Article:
Having played Batman for close to a decade it would have been a fair assumption that Christian Bale was done with going all vigilante. But it seems that his strong jaw-line is never far from a bit of well-timed revenge and such is the case with Out Of The Furnace. There are no superheroes or villains on offer here though, just blue collar guys trying to find their way in a world rife with violence and injustice.
Russell Baze (Christian Bale) is a hard working furnace specialist at the local steel mill. Caring for his ailing father, loving to his girlfriend Lena (Zoe Saldana) and protective of his Iraq veteran brother Rodney (Casey Affleck). But when a cruel accident puts Russell behind bars he loses everything. Lena starts seeing the local police chief (Forest Whitaker), his father dies and Rodney finds himself making a living from illegal fights. Falling in with the wrong crowd Rodney’s life is threatened by violent criminal Harlan (Woody Harrelson) forcing Russell to take action when the police seem to have little ability to resolve the matter.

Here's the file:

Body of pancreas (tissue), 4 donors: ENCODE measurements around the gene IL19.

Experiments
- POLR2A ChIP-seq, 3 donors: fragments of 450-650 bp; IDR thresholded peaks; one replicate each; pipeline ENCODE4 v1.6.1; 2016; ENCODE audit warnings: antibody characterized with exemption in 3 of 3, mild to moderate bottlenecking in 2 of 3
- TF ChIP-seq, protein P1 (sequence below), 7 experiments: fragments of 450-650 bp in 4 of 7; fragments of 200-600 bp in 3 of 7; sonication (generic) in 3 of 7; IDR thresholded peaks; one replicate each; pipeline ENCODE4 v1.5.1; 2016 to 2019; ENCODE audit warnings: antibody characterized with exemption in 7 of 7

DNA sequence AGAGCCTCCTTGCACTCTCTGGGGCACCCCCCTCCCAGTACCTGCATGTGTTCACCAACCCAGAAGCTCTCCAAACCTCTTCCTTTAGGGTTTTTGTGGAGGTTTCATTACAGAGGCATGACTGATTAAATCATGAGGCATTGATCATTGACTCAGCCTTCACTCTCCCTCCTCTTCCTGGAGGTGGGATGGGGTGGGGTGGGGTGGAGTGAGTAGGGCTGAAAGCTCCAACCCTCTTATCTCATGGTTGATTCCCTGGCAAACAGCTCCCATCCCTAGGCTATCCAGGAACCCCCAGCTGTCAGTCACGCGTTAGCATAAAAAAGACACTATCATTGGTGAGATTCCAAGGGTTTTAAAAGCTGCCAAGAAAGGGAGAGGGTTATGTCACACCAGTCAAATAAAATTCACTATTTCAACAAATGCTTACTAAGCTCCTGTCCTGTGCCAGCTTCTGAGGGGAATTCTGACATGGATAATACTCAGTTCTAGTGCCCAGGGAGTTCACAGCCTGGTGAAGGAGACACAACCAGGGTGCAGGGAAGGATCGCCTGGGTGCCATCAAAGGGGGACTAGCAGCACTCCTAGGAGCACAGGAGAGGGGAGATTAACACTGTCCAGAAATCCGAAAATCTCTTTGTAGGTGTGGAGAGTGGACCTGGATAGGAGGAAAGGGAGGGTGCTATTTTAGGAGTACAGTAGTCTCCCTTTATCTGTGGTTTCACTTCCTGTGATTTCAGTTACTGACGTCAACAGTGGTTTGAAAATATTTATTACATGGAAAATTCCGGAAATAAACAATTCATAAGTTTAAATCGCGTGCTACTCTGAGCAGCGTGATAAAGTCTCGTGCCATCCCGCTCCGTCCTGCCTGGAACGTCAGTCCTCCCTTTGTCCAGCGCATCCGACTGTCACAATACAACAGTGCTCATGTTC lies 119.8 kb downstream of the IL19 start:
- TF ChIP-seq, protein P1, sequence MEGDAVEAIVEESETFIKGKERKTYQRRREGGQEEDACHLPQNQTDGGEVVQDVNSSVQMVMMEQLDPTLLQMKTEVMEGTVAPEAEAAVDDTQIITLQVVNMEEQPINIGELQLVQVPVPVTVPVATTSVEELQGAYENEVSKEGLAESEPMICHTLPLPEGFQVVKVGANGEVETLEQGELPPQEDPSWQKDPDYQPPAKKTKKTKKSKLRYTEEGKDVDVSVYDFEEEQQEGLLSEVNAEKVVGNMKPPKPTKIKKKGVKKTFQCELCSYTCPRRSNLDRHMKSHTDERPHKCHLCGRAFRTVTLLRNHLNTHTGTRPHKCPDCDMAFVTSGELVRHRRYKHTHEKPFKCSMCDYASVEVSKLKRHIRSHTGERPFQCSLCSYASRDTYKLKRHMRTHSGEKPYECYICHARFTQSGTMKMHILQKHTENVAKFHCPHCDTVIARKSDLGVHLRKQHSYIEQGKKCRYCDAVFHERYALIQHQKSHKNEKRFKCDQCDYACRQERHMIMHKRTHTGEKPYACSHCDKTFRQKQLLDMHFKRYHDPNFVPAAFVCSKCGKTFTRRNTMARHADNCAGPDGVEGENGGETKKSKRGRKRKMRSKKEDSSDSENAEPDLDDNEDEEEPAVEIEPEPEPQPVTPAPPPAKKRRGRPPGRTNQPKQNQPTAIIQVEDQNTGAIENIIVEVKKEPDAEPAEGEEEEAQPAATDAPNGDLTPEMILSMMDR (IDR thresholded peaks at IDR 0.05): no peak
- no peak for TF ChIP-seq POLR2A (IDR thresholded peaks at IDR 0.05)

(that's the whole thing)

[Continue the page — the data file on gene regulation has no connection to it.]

Director Scott Cooper has conjured a revenge thriller with the canny ability to grab your attention, with little actual revenge on offer, and hold it thanks to fascinating characters and an immersive existence. Here is a world akin to Dennis Lehane’s working class darkness of Gone Baby Gone meets the violence and foreboding terror of Winter’s Bone. It’s a bleak and rusting world, a world in which paint peels and rooms are underlit with a cigarette stained yellow tinge.
Out Of The Furnace is in no rush to give you the bloody vengeance thrills you expect it to be. Instead we’re given plenty of time to invest in the characters, Russell isn’t an avenging angel from the get-go, he’s a regular guy, but when the chips are down he’s methodical in his execution. This is no Get Carter but rather an intimate and often damning portrayal of people struggling to stay above the poverty line in the US. There are undertones of a Western, where men are tough yet have a humanity to them as opposed to simply being built for action.
Affleck is brilliant as Rodney, a pot of anger always on the boil, his frustration at his lot in life spitting out in all directions. Bale’s Russell on the other hand is quiet, reserved and calm by comparison. But once his touch paper is lit it’s a fuse that burns slowly, calculating his every move. As with Batman Bale’s power comes from keeping his emotions in check rather than, like his onscreen brother, letting them get the better of him. It’s in his quiet demeanour that you find a sense of believable fearless anger in Russell’s plot.
An honest, gritty and calculatingly crime thriller Out Of The Furnace will slow cook you like a perfectly roasted piece of meat.